12
Jun

Call for 'common sense' on airstrip – The West Australian

Kalgoorlie Liberal MP Kyran O’Donnell has called for the State Government to apply the “common sense Act’’ to guarantee the much-needed $3.25 million upgrade of the Norseman Airstrip.

The Shire of Dundas has been hit with an unexpected $182,000 “construction material’’ royalty on 250,000 tonnes of fill needed to raise the level of the airstrip by a metre, to make it usable year-round.

The airstrip upgrade, which has been in the planning for several years, has received $3.25 million in State and Federal funding after it was approved under the Regional Airport Upgrade program.

The low-lying, unsealed airstrip serves the town and is used for emergency Royal Flying Doctor Service flights year-round but becomes unuseable after rain.

Shire president Doug Stead wrote to Mines and Petroleum Minister Bill Johnston asking him to waive the $182,000 royalty, which he says will put the project in jeopardy.

Mr Stead told the Kalgoorlie Miner: “The shire doesn’t have that amount of spare cash floating around.”

Mr Johnston wrote back, saying: “I have been advised by the Department of Mines and Petroleum that rock produced and utilised for the airstrip project will attract the specific rate royalty for construction materials.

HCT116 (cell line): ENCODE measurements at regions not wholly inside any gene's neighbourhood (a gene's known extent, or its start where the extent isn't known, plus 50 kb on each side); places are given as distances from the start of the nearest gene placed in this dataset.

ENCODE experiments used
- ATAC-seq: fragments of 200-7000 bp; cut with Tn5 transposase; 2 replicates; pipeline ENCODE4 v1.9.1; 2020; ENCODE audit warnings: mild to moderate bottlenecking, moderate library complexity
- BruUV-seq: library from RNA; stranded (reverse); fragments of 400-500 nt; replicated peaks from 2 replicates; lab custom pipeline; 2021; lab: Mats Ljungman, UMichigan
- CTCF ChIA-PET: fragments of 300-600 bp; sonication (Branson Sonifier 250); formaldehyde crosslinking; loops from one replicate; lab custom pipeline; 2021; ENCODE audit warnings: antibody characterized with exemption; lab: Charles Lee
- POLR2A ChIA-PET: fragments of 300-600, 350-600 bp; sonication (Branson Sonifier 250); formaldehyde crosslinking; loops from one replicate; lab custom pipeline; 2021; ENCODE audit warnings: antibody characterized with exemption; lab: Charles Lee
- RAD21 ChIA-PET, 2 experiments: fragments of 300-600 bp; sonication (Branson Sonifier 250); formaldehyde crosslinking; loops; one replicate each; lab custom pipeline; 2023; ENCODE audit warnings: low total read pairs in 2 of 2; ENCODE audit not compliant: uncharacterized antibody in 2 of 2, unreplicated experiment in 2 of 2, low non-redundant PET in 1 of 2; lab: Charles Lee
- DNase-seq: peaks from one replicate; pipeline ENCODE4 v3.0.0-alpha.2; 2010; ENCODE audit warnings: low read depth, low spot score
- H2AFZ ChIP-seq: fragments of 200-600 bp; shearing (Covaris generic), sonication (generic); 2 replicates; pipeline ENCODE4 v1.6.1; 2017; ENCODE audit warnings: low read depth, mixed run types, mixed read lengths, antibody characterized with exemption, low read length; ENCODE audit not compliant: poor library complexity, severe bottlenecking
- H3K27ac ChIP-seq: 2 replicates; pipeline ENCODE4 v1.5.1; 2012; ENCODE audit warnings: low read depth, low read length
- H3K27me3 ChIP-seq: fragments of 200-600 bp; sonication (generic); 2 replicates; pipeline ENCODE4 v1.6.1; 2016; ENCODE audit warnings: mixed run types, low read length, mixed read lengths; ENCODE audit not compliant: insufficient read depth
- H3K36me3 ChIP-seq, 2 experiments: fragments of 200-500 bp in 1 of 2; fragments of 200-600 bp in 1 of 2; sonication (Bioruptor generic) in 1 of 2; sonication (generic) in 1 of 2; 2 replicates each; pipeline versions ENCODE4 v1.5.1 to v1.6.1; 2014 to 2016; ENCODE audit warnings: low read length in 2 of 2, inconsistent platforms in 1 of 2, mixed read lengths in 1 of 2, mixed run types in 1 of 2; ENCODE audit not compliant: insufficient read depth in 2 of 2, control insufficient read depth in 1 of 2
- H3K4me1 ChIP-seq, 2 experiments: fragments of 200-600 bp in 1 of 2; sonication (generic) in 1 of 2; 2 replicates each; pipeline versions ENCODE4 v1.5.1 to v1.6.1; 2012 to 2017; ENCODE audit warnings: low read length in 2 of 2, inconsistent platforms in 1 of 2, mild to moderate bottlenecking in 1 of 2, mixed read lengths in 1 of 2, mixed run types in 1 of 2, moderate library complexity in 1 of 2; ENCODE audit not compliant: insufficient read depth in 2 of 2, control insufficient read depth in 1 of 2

“I do not believe there are special circumstances that would warrant a royalty rebate in this situation. I wish you every success in the Norseman airstrip upgrade project.”

Mr O’Donnell plans to raise the issue in State Parliament this week and try to meet Mr Johnston and urge him to reconsider.

“I am going to bring this up in Parliament this week. I just don’t think Minister Johnston has been given the full information,” Mr O’Donnell said.

“The Government was never going to get any money for this dirt, leftover rock from the mines, which can be used for the airstrip.

“It is not costing the Government a cent and it is helping the community. Everything is funded except for this inconsequential piece of paperwork (royalty fee). This is a case where Mr Johnston can apply the CSA, the common sense Act.”

But Mr Johnston told the Kalgoorlie Miner: “There is unfortunately no wriggle room in the current regulations regarding royalties paid for material if it leaves the mine that produced it. This extends to the type of construction material the Shire of Dundas would like to accept from the local mines.

“Under the mining regulations, only mines that produce the material are allowed to use it for construction at their sites without a royalty being paid.

“The State Government has already recognised the benefits of this project and has contributed $1.75 million towards it, with another $1.5 million from the Commonwealth Government.”

Federal Liberal MP Rick Wilson has also called on the minister to review his decision and guarantee the much-needed airstrip upgrade goes ahead.

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